May 14 – Controversy

Today’s factismal: Vaccines were invented 220 years ago.

In 1796, Edward Jenner performed a desperate experiment. A smallpox epidemic was sweeping through England and people were dying by the score. But he had heard that people who worked with cattle were less likely to become ill. Jenner investigated and discovered that the people who had come down with cowpox were less likely to become ill with smallpox. So Jenner came up with a radical idea. He would deliberately infect a child with cowpox and then, after the child had recovered, infect him with smallpox to test the effect of the first infection. The child’s parent, frightened by the number of deaths, agreed. The experiment was a success; the child lived and vaccines (named after the animal that provided the serum) became a way of saving lives.

The smallpox virus (Image courtesy CDC)

The smallpox virus, former public enemy number one
(Image courtesy CDC)

How many lives have vaccines saved? Consider this: Between 1900 and 1977, more than 400,000,000 people died from smallpox. Since then? Nobody has died from the disease thanks to an eradication effort featuring the smallpox vaccine.  And consider this: In the past sixteen years alone, the measles vaccine has saved 17,100,000 lives. And this: In just nine years, the flu vaccine has saved 40,000 lives in the US alone.

A ward full of polio patients (Image courtesy US NIH)

A ward full of polio patients
(Image courtesy US NIH)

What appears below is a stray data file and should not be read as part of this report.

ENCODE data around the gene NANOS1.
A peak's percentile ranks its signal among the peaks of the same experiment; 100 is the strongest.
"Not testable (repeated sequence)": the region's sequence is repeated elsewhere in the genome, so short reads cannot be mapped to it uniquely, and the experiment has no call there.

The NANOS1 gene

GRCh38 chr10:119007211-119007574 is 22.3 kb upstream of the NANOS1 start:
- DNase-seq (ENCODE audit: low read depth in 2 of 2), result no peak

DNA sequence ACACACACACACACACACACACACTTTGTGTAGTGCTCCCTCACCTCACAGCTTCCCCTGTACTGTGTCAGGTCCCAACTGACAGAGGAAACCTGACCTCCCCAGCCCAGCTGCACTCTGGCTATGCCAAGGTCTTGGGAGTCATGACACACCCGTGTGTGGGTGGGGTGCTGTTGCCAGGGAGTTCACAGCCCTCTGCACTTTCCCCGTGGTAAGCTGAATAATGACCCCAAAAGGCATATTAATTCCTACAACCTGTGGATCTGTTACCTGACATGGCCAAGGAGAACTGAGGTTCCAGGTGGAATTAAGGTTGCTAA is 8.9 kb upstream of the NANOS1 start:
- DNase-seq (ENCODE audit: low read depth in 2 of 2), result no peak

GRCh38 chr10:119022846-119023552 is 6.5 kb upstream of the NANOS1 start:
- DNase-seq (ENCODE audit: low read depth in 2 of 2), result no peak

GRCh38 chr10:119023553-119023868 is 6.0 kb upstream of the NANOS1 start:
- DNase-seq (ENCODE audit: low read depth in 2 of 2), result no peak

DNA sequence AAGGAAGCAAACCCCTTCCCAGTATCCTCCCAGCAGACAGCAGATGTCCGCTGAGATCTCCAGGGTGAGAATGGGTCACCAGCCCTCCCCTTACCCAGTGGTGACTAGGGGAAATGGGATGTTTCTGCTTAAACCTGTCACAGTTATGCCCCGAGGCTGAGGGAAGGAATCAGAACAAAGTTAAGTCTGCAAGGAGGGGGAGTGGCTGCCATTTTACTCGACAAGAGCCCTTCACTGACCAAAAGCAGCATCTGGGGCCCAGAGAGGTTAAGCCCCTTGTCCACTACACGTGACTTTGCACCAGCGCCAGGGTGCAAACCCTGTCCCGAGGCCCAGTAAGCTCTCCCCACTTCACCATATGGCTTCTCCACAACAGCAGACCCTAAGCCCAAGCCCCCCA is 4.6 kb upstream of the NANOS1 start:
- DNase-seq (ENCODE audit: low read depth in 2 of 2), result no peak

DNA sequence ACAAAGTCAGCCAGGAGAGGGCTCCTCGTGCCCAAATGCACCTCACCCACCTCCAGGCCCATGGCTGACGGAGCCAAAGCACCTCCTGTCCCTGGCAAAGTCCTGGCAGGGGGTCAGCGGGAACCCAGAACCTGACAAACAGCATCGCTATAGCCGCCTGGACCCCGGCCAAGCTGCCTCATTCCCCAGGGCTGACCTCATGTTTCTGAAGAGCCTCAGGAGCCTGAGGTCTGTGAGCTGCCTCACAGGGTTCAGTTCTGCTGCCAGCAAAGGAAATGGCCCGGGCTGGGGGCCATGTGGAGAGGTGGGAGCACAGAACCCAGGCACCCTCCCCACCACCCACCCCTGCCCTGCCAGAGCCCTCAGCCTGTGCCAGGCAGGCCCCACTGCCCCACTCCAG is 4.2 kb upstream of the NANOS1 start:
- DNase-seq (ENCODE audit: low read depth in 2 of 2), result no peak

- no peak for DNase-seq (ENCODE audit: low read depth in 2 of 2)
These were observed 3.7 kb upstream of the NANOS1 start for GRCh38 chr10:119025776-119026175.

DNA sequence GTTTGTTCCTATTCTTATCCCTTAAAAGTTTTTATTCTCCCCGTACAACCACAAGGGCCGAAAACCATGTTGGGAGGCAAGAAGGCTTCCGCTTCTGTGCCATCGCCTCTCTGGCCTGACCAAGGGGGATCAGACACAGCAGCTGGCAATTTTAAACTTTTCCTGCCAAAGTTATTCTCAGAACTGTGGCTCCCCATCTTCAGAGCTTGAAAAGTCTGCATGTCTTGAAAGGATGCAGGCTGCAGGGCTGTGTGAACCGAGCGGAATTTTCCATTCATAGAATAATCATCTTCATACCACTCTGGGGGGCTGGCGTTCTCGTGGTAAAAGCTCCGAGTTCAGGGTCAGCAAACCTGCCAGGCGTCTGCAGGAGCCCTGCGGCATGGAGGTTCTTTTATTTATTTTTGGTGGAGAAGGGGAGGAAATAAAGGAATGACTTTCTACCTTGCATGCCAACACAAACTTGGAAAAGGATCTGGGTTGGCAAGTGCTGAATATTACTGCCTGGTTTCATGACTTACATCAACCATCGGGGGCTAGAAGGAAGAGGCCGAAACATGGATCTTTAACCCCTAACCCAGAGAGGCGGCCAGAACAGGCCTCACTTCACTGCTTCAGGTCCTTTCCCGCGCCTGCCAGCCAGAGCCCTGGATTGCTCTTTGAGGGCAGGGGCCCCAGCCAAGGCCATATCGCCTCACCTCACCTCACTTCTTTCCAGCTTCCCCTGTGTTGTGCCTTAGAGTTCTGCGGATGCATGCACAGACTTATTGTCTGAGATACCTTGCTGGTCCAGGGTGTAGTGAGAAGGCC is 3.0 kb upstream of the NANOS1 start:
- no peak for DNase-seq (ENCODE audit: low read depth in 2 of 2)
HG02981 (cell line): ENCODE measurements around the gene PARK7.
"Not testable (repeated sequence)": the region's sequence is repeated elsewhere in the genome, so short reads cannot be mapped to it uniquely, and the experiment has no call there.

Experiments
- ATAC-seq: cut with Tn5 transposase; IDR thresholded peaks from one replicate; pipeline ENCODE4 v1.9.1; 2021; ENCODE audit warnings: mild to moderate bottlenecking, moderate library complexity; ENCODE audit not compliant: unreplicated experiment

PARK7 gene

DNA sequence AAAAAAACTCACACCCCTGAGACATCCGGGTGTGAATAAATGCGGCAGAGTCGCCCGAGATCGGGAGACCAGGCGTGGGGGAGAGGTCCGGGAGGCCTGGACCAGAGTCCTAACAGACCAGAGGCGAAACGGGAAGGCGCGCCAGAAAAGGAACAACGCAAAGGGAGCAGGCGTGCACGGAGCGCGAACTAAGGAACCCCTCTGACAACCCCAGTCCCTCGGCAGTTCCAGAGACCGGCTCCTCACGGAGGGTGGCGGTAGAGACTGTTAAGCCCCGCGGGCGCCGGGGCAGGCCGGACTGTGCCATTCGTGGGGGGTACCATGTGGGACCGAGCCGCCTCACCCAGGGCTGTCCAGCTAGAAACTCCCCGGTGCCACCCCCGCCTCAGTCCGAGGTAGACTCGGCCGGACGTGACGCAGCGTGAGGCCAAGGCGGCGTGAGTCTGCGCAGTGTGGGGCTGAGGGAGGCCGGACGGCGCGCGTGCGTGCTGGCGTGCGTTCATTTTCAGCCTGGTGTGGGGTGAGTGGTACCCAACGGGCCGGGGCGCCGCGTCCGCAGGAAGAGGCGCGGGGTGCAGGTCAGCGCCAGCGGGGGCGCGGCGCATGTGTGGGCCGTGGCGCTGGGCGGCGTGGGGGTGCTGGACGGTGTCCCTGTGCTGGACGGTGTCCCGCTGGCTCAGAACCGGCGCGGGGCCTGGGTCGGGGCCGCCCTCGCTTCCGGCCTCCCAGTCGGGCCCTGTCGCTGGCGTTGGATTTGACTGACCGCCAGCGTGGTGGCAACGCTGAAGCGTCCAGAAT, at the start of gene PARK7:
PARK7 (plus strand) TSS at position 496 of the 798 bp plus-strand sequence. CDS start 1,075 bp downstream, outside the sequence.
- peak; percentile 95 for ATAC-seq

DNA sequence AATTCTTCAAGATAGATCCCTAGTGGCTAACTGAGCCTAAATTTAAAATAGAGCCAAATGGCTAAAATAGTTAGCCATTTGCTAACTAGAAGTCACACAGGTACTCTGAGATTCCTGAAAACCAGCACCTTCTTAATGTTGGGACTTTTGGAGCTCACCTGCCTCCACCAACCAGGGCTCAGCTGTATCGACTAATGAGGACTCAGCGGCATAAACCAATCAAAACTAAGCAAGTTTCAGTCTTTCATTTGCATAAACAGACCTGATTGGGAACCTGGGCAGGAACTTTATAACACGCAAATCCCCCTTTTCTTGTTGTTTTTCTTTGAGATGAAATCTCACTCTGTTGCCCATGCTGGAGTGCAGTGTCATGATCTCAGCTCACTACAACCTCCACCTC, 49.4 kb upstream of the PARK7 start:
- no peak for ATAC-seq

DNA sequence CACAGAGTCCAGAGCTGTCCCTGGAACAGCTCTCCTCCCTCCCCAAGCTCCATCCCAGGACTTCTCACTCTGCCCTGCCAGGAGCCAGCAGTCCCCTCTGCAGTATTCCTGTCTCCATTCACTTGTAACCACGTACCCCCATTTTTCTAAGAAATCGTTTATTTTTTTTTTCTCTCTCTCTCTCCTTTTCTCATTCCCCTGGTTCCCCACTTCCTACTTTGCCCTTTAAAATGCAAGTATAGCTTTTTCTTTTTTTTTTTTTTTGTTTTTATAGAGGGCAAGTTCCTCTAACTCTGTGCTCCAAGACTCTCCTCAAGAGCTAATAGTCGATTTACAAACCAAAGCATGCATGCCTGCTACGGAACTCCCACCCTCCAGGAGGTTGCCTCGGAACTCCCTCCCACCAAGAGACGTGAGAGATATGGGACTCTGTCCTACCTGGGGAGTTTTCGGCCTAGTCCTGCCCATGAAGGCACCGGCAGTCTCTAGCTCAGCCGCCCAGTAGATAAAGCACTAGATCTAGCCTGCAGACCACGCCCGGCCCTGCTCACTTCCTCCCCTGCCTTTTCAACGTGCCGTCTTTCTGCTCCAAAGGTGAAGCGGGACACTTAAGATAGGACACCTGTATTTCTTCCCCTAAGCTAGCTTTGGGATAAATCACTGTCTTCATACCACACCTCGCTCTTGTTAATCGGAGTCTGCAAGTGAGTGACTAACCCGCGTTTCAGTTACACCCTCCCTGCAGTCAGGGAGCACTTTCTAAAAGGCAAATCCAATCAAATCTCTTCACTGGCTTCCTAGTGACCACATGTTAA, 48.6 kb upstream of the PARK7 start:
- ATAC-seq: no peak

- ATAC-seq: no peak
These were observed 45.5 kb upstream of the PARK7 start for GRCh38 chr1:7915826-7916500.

So why wouldn’t anyone want to get vaccinated? There are a variety of reasons, but they all boil down to fear. Vaccines tend to have a lot of ingredients that sound scary until you know what they do. And false claims about some of those ingredients (mostly spread by a doctor who experimented on children without their parent’s consent) led many to think that vaccines might harm their children instead of keeping them safe. The truth is that there have been fewer than 1,000 deaths caused by vaccines in the past two decades even though the number vaccines used has risen steeply.

A comparison of the deaths caused by measles and those caused by vaccines; the vaccine deaths were exaggerated for clarity. Each face represents 1,000 deaths.

A comparison of the deaths caused by measles and those caused by vaccines; the vaccine deaths were exaggerated for clarity. Each face represents 1,000 deaths.

Think about that for a moment. There are now 36 recommended vaccines, up from 7 in 1950.  That means that there are now 36 different things that your child is protected against by vaccines. That means that instead of saving just 3,000,000 lives each year vaccines are now saving more than 15,000,000! And the CDC and pharmaceutical companies are constantly working to make vaccines even safer and more effective.

A child joins the "Rublla Fighter" campaign after being vaccinated (Image courtesy CDC)

A child joins the “Rublla Fighter” campaign after being vaccinated
(Image courtesy CDC)

So on the 220th anniversary of vaccines, take care of yourself and your family by making sure that everyone’s vaccinations are up to date. Then take care of others by working with Global Vaccines. They are using their profits from vaccines in countries like the USA to pay for vaccinations in poor countries:
http://www.globalvaccines.org/

If you’d like to help drive a disease into extinction, then join the Global Polio Eradication Initiative:
http://www.polioeradication.org/

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